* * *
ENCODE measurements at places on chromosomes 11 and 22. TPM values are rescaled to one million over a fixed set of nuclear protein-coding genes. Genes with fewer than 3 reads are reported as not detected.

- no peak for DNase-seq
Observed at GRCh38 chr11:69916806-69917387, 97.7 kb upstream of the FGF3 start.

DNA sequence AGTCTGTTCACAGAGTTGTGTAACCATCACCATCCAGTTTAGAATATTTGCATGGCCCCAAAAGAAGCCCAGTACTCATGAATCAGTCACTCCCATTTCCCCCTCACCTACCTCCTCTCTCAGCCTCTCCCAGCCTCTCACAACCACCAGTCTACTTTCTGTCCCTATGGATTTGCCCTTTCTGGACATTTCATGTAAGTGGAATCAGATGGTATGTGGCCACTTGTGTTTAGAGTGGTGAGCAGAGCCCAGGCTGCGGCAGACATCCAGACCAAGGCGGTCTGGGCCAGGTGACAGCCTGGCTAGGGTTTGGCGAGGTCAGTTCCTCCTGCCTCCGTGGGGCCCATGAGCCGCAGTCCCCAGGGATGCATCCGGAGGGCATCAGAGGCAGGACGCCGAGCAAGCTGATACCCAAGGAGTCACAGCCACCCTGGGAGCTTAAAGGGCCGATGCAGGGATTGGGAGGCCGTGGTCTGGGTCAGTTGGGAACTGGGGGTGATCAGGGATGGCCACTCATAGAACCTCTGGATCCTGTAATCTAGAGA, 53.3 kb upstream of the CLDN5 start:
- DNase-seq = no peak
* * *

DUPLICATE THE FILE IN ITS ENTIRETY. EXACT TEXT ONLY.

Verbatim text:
ENCODE measurements at places on chromosomes 11 and 22. TPM values are rescaled to one million over a fixed set of nuclear protein-coding genes. Genes with fewer than 3 reads are reported as not detected.

- no peak for DNase-seq
Observed at GRCh38 chr11:69916806-69917387, 97.7 kb upstream of the FGF3 start.

DNA sequence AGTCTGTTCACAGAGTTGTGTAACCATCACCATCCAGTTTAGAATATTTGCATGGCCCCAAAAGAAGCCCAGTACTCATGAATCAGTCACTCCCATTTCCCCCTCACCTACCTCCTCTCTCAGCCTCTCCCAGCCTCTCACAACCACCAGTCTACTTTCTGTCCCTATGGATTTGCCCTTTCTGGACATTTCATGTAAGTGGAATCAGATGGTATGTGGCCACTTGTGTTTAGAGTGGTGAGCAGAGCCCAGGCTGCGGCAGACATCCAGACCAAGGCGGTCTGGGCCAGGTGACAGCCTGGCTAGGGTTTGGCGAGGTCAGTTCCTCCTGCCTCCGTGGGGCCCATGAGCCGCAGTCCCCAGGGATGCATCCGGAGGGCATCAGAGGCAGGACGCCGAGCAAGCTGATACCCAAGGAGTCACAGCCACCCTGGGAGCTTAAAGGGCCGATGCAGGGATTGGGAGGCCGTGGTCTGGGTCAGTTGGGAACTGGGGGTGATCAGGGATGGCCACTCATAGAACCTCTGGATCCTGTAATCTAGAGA, 53.3 kb upstream of the CLDN5 start:
- DNase-seq = no peak